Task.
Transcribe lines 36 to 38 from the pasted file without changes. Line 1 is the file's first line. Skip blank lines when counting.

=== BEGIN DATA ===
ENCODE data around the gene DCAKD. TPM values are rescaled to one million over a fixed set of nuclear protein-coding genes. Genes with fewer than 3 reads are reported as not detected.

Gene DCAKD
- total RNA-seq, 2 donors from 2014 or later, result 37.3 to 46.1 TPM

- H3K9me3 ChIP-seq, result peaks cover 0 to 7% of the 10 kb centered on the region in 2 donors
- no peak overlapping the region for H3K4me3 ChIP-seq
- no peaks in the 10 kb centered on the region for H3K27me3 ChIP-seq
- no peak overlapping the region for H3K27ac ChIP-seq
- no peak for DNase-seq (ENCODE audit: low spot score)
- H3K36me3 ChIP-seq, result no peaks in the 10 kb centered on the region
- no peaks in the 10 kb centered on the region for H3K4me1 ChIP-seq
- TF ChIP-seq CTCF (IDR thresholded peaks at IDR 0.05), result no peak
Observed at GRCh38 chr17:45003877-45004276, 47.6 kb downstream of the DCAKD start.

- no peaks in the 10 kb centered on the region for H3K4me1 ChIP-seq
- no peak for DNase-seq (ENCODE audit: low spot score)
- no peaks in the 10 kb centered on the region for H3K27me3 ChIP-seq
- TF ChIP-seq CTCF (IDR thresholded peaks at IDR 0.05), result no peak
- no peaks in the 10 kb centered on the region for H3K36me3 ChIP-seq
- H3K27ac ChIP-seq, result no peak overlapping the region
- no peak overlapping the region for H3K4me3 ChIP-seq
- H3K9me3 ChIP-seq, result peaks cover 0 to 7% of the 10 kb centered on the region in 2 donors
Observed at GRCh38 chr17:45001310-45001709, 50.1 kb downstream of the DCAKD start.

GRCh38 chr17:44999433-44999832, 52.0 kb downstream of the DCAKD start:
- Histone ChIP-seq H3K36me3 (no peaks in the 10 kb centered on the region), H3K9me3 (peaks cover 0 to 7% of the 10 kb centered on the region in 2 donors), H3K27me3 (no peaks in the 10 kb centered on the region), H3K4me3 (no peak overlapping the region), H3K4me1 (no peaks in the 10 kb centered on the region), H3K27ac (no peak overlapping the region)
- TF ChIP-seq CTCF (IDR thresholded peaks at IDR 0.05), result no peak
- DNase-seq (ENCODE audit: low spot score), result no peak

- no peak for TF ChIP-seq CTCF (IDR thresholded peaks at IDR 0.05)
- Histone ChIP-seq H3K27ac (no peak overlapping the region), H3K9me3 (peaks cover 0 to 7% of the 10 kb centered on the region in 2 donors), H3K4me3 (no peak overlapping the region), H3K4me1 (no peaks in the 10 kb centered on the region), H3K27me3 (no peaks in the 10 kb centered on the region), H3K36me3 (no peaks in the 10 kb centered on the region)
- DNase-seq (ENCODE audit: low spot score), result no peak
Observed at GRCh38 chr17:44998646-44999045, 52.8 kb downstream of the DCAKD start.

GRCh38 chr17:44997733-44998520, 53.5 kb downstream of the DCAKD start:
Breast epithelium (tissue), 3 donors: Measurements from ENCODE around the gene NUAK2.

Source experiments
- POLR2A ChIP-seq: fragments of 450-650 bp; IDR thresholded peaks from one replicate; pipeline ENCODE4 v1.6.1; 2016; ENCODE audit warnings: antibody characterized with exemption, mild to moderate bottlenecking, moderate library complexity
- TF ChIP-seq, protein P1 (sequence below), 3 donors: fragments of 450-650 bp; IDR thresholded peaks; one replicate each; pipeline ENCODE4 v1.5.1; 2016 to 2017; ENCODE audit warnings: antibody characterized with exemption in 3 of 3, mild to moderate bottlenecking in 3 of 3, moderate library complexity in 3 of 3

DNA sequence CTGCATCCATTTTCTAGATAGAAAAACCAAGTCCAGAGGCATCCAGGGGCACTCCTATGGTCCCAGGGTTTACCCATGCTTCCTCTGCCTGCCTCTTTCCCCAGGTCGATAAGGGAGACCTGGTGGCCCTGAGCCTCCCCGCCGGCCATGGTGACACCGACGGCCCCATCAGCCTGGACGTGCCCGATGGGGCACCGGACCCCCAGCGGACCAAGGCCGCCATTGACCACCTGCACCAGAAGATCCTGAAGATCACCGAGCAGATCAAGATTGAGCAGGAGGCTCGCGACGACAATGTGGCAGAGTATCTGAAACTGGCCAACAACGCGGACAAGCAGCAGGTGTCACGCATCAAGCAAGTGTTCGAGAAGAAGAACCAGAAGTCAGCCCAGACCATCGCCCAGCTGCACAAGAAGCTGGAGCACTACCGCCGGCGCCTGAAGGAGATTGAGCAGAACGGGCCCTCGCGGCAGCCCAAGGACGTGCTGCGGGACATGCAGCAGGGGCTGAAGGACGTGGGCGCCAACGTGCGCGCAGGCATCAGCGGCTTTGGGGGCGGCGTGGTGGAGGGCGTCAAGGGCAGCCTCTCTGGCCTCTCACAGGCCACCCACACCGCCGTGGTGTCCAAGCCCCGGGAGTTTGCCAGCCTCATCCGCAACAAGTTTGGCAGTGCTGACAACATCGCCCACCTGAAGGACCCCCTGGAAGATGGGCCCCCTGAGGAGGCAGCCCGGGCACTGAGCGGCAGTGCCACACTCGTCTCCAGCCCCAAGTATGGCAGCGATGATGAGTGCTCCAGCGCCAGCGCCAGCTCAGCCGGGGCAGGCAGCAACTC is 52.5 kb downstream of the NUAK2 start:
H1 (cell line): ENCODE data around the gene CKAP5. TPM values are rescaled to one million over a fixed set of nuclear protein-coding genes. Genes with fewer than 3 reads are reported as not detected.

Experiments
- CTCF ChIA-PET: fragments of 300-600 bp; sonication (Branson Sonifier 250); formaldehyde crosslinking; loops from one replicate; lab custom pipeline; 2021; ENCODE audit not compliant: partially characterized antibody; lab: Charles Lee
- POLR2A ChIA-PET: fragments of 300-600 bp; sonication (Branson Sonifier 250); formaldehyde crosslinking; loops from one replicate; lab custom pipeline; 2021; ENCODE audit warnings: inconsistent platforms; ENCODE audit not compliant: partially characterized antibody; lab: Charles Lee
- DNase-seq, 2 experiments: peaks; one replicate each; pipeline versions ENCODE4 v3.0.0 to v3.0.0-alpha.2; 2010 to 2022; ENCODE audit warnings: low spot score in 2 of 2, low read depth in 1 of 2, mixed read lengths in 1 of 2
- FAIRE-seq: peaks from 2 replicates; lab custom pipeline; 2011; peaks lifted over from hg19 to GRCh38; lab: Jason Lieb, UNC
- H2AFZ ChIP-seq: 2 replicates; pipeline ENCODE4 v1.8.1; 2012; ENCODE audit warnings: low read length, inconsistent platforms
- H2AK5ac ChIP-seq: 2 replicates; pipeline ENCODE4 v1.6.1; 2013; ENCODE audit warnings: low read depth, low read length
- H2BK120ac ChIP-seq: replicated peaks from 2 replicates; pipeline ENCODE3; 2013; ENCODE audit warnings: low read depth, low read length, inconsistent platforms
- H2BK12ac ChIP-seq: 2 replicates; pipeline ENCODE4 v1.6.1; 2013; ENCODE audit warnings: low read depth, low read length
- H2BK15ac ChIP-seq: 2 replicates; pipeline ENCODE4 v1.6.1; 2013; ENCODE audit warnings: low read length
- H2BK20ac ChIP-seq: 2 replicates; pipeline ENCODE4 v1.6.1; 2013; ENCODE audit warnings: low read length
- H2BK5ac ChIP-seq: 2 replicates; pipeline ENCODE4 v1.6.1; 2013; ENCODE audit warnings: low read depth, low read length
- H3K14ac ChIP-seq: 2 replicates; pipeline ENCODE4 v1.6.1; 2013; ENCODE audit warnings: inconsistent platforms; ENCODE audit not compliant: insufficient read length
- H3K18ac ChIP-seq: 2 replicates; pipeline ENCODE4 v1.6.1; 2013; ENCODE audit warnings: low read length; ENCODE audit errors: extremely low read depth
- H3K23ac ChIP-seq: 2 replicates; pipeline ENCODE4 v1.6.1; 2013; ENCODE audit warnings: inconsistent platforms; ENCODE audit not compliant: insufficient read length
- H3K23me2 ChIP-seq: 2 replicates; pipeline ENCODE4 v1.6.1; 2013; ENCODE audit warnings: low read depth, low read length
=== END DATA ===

H1 (cell line): ENCODE data around the gene CKAP5. TPM values are rescaled to one million over a fixed set of nuclear protein-coding genes. Genes with fewer than 3 reads are reported as not detected.

Experiments
- CTCF ChIA-PET: fragments of 300-600 bp; sonication (Branson Sonifier 250); formaldehyde crosslinking; loops from one replicate; lab custom pipeline; 2021; ENCODE audit not compliant: partially characterized antibody; lab: Charles Lee